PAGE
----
Canadian Magazine Targets U.S. 20-SomethingsShift, a Canadian print magazine with a digital focus, makes its U.S. debut this November. Financed by BHVR, a Toronto company whose principal, Richard Szalwinski, founded software animation firm Discreet Logic, the magazine's launch strategy includes traditional direct mail as well as online efforts.
Riccelli Direct, Boston, which has also done direct mail work for Fast Company and Inc., created three distinct test packages that will mail Sept. 15 to 160,000 prospects using 30 rented lists. The creative consists of two traditional packages including cover letter, brochure, buckslip and reply card, and one nontraditional package which is a 8-page magalog featuring a recent cover with spreads that introduce the magazine's appeal.
Greg Jones, a magazine circulation veteran, who also has handled Wired's circulation strategy, will manage the direct mail campaign through his company Granite Bay Media, Roseville, CA, which will oversee list rental, production and mailing in collaboration with its Toronto agency Abacus.
He also will serve as handholder to the Shift executive team as they launch in the United States. "We brought Greg Jones in on a couple of levels," said Wayne Leek, consumer marketing director at Shift. "He's got general publishing expertise, so we brought him in on overall strategy to get his reaction."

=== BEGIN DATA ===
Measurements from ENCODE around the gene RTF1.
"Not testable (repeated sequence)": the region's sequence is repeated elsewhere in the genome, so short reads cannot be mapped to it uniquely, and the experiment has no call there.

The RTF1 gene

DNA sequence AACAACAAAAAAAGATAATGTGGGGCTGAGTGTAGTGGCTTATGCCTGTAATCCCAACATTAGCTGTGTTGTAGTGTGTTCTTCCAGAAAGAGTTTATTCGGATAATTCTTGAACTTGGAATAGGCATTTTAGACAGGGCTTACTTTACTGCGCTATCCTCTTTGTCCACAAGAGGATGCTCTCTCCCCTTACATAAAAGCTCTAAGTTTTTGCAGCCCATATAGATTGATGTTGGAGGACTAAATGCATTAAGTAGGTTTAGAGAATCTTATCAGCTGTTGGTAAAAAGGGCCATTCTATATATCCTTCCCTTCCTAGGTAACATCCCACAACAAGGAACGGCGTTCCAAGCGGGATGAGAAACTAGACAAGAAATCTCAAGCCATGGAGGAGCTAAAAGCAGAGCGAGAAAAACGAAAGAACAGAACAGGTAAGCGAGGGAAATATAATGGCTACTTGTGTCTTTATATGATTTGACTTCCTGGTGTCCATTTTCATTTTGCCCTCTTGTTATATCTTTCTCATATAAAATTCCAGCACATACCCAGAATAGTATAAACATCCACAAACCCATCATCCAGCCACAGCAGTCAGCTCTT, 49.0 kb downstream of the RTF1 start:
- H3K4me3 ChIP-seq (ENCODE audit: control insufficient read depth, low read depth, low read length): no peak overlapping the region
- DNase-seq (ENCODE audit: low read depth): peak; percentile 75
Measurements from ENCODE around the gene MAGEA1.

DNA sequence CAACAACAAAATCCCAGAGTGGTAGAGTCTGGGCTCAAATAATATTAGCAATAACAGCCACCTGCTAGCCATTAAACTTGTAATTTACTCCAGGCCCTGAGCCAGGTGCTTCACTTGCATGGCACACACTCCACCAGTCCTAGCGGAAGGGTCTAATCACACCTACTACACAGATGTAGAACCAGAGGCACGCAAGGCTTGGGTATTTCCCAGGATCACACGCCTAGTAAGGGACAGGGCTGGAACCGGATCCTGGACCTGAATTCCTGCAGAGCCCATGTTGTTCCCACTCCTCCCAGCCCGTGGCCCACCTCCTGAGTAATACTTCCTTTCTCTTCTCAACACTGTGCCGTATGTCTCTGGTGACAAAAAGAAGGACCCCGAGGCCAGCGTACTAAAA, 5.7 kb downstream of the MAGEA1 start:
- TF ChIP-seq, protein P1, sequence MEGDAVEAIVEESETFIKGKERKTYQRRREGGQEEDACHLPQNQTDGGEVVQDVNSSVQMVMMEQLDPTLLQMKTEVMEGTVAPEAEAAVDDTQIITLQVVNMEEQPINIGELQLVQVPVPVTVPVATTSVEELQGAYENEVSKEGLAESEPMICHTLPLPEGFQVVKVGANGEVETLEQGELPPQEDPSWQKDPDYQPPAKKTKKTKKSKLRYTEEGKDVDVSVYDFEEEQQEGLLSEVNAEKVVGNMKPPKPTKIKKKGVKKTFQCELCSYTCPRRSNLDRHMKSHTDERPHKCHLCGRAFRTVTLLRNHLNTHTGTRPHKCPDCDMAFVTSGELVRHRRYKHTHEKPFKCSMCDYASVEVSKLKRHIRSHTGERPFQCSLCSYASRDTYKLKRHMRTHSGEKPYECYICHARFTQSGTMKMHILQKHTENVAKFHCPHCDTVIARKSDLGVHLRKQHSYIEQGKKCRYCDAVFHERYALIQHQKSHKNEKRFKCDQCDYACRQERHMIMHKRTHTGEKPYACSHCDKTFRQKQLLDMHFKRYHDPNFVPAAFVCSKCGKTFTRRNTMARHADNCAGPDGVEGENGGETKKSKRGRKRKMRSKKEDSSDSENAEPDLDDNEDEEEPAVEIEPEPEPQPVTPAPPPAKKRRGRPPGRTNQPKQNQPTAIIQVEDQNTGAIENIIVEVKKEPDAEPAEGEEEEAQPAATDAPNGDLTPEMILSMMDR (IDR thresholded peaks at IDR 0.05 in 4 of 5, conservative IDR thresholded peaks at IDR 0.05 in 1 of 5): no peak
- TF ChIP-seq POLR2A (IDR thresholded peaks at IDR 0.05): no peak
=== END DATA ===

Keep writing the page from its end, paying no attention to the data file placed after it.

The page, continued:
Describing the Wired-like publication for the 20-something set, "There's room for a magazine that addresses the lifestyle issues of living in a digital culture," according to Leek.
Maybe so, but the field is getting crowded. Shift's U.S. edition will cover entertainment, high technology, fashion and lifestyle, so competitors range from Wired, Fast Company, Red Herring, and Business 2.0 to Yahoo! Internet Life, Spin, Maxim and Details.
The mission, said Leek, is to fill the space Wired vacated when it became more business-oriented. He said the market of young, urban, digitally savvy consumers will respond to the publication and are just the readers Shift is interested in attracting.
"The demographics of our magazine are identical to those of the Internet," said publisher Andrew Heintzman, who recently relocated to New York from Toronto for the start-up. "Wired would be the most obvious comparison [in terms of competitors]. We're much more of a lifestyle magazine."
Jones said the crowded marketplace is not an issue. "The marketplace is available to new magazine launches," he said. "Look at the successful launches we've seen in just the last six to 12 months of several magazines. There's always room for another magazine product that is well positioned and well thought out."
Other direct marketing efforts for the U.S. launch include the use of nontraditional subscription agencies including New Sub Services, Quality School Plan and Electronic Newsstand. Shift has used American Family Publishers and Publishers Clearing House in Canada, but will not do so in the United States for now. "It's hard for a new title to get in there," said Leek.
Shift will use blow-in and bind-in business reply cards and full-page house ads to generate subscriptions. The magazine also will enhance its online subscription component to make it easier to subscribe from its Web site (www.shift.com), and it will expand banner advertising and other online promotions like reciprocal links designed to drive traffic to the site.
A 1.5 million-piece mailing in January 2000 will follow the September test. Another mailing in September 2000 will likely drop to another 1.5 million prospects. "We're looking for something we can roll out pretty extensively within the next two years," Leek said.